I'm not sure why D-Link's website doesn't show this product, but it may be because it's either intended for their business partners (i.e., available to and distributed only by ISPs), and/or perhaps intended for a foreign market and would only appear if connected to that particular part of their website.
If it’s the former, it may very well be impossible to update the firmware, per agreement between D-Link and its partners (i.e., alternatives may not be available). Even if you could obtain it somehow, the router may be LOCKED DOWN to prevent tampering. Or worse, permanently break your connectivity due to the lack of proper configuration.
In most cases, it shouldn’t be necessary anyway. You can always patch another router behind the existing modem+router and thus manage your own network as you see fit. Of course, you’d be double NAT’d and have to manage two firewall for remote access purposes. But that can usually be mitigated. In the case of the former, by placing the modem+router in bridge mode, and the case of the latter, by giving your own router’s WAN a static IP in the same network as the modem+router and placing that in the DMZ of the modem+router.
So at the end of the day, it’s probably more reasonable to assume you can’t change the modem+router and instead incorporate your own router using a proper configuration.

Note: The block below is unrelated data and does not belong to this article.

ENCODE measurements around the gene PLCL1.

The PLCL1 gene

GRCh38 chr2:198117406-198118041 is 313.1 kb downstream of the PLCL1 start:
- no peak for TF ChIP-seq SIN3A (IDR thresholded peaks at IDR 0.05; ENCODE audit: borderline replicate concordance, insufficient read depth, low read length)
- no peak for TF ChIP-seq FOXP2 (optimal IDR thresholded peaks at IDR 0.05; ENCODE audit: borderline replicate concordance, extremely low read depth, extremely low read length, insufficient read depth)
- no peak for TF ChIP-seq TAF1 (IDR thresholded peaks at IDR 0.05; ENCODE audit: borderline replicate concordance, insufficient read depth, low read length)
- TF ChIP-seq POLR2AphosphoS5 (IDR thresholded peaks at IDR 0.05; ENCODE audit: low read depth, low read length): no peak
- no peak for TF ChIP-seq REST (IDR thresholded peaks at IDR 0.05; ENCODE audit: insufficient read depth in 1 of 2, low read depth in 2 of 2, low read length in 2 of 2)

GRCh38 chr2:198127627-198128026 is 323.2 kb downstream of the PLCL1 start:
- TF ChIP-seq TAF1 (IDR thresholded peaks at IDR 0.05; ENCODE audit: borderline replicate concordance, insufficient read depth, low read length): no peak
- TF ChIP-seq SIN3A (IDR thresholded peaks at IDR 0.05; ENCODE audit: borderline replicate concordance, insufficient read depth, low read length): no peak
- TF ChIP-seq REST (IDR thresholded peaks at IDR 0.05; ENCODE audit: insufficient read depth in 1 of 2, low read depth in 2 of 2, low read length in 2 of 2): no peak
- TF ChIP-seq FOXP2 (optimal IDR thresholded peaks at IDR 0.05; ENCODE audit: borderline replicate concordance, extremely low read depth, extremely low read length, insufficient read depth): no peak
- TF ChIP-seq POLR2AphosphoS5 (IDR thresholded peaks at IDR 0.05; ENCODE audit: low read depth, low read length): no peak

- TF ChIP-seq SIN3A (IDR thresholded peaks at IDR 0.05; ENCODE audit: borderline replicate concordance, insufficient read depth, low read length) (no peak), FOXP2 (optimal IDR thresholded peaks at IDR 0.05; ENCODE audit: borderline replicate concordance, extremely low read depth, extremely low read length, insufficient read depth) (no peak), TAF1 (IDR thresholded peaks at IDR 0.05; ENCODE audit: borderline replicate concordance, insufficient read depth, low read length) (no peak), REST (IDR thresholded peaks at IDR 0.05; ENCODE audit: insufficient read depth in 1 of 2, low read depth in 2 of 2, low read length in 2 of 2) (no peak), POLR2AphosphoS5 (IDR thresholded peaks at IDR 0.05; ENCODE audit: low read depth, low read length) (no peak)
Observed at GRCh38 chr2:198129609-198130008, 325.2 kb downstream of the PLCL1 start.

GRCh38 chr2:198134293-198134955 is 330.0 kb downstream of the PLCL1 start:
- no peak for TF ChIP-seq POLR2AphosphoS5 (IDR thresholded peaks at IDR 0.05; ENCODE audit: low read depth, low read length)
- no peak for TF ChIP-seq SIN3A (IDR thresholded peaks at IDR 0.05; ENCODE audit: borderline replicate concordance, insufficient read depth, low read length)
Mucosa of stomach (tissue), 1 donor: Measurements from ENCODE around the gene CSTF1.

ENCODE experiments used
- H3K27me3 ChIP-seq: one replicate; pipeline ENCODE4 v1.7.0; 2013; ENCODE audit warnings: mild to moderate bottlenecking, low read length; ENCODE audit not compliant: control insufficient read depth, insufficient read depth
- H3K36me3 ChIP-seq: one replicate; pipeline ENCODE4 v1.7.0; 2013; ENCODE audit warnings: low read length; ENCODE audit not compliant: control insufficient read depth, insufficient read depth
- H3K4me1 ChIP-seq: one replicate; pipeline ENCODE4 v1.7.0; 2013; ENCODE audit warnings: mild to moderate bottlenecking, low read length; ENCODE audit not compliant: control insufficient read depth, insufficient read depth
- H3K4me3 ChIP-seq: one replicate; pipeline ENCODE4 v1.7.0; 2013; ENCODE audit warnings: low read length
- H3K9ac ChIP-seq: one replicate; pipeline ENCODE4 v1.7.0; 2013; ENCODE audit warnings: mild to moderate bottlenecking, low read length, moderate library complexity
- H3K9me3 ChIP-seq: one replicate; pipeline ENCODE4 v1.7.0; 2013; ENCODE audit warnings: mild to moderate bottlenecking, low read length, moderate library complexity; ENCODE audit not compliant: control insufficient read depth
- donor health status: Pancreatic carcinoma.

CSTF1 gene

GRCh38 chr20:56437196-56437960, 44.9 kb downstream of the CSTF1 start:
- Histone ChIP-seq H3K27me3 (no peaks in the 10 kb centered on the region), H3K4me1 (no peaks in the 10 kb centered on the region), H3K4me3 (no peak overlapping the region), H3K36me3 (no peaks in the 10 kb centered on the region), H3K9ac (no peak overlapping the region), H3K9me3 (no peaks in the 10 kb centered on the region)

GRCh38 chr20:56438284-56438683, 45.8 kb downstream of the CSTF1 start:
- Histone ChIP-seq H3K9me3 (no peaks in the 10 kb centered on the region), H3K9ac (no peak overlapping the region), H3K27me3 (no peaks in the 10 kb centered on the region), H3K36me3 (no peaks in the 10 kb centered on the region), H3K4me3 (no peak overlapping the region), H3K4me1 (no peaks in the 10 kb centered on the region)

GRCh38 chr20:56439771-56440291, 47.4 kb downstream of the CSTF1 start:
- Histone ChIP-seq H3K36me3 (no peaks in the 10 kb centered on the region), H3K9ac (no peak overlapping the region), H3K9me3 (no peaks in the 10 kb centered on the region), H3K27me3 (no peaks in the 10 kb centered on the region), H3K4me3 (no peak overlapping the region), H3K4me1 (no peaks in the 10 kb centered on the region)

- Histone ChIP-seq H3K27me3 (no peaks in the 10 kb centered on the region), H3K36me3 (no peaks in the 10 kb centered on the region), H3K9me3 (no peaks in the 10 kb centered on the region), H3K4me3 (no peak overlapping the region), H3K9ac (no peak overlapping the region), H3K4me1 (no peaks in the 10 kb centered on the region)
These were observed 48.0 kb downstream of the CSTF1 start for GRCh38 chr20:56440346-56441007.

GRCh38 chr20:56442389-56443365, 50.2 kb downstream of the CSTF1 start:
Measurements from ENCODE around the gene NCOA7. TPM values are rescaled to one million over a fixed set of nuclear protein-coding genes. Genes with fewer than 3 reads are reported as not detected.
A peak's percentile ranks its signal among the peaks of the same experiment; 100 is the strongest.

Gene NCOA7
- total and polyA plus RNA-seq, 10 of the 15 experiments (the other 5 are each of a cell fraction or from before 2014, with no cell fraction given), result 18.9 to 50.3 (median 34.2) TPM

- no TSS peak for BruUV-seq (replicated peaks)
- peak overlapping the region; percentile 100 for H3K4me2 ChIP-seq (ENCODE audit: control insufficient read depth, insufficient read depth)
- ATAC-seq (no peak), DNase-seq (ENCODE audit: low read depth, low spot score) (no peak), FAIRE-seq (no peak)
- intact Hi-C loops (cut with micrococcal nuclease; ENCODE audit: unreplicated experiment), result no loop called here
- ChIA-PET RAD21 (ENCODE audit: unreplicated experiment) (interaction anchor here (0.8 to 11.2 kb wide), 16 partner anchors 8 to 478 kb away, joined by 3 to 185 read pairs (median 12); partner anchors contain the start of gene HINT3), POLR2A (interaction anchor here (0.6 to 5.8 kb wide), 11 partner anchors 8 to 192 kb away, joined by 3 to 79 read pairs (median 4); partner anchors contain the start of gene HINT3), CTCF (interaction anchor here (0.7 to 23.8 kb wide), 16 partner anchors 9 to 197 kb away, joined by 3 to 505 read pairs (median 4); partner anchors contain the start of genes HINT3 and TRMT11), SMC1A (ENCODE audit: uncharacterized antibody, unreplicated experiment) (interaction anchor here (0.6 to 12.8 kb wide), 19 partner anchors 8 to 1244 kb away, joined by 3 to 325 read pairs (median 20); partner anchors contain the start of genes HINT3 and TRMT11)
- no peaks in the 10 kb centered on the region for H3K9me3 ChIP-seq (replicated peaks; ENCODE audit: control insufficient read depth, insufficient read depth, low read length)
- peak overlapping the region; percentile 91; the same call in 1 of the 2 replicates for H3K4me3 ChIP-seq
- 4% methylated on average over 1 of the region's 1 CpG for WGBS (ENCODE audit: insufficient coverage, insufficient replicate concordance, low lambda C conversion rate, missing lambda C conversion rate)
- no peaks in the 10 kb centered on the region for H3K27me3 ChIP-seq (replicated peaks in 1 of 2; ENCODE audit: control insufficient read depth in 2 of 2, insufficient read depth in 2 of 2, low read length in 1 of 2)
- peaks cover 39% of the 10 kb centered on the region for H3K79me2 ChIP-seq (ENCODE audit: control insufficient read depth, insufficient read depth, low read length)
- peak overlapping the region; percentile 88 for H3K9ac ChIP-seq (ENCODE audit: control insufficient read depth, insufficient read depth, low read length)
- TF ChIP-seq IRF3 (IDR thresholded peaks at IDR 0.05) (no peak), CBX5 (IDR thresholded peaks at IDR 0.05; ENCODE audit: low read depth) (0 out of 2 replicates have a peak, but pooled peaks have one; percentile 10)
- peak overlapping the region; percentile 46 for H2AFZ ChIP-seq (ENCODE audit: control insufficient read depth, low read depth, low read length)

Now that you mention it, I guess it is a case of a locked router, it has the ISP's logo embedded into the shell.
I get tiny breaks in the connection that always cause me to disconnect from certain places or stop downloads. I believe(d) it is the cause of the firmware being buggy and causing those problems. that is why I wanted to replace it.
I guess I could just ask my ISP to give me a DSL modem instead and I will use my older router, or if you can point out on a good combo router I just might get that instead and not bother with my ISP.
I would definitely go to the ISP first since it's their equipment and it should be working normally (that’s what you paid for, so demand it). And it might be some other problem on their end too, so switching in your own modem+router might not solve the problem anyway.
If you do pursue your own equipment, I do NOT recommend getting a combo device, but separate devices. Those combo devices are nice for the ISP since it’s indeed easier to lock down, easier to manage, even cheaper, but as an end-user, it also limits your choices, and all because of the stupid modem, which does next to nothing anyway. Better to have a working, solid modem, then choose whatever router you want. Also, most of these combo devices don’t expose a WAN port, but instead the connection between the modem and router is *internal*. So if you decide to switch to cable or fiber (FIOS) down the road, where you need an exposed WAN port, you’re out buying new equipment.